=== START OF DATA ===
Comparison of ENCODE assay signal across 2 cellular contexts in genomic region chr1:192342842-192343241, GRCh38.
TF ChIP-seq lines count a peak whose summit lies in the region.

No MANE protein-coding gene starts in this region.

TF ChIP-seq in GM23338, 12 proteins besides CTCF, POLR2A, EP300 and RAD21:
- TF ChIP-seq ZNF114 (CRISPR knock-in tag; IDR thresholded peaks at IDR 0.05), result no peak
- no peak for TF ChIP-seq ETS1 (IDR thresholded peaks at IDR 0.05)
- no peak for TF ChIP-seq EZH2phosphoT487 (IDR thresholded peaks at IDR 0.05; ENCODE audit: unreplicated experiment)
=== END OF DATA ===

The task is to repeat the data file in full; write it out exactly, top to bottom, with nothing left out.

Comparison of ENCODE assay signal across 2 cellular contexts in genomic region chr1:192342842-192343241, GRCh38.
TF ChIP-seq lines count a peak whose summit lies in the region.

No MANE protein-coding gene starts in this region.

TF ChIP-seq in GM23338, 12 proteins besides CTCF, POLR2A, EP300 and RAD21:
- TF ChIP-seq ZNF114 (CRISPR knock-in tag; IDR thresholded peaks at IDR 0.05), result no peak
- no peak for TF ChIP-seq ETS1 (IDR thresholded peaks at IDR 0.05)
- no peak for TF ChIP-seq EZH2phosphoT487 (IDR thresholded peaks at IDR 0.05; ENCODE audit: unreplicated experiment)